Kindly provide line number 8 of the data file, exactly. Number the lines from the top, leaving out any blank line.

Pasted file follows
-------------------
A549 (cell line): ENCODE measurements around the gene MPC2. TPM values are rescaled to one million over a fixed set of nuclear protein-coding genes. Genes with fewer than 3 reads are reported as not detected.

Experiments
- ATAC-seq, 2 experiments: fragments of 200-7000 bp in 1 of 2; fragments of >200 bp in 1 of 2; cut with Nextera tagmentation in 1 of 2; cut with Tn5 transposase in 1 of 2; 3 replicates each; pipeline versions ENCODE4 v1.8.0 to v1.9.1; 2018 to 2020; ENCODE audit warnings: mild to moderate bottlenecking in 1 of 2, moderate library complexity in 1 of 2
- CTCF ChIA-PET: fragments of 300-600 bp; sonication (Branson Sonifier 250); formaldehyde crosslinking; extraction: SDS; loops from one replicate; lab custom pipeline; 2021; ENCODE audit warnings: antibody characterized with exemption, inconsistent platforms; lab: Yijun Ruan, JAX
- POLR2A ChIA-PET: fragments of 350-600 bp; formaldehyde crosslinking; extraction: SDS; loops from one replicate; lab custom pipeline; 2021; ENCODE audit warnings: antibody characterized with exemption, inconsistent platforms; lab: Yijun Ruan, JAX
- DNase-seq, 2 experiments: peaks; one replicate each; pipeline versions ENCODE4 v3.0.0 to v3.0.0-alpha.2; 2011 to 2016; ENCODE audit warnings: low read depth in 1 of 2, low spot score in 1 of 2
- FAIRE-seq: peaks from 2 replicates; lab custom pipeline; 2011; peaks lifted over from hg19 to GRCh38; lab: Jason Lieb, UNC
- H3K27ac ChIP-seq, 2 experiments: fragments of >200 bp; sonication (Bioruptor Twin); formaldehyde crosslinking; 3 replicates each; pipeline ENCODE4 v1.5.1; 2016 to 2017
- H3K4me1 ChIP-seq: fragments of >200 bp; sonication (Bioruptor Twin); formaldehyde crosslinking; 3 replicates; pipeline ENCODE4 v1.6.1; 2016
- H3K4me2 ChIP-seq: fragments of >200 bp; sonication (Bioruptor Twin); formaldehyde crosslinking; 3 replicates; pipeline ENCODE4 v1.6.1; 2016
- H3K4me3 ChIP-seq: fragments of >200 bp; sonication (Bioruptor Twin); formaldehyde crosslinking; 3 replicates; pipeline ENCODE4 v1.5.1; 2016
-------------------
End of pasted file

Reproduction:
- H3K27ac ChIP-seq, 2 experiments: fragments of >200 bp; sonication (Bioruptor Twin); formaldehyde crosslinking; 3 replicates each; pipeline ENCODE4 v1.5.1; 2016 to 2017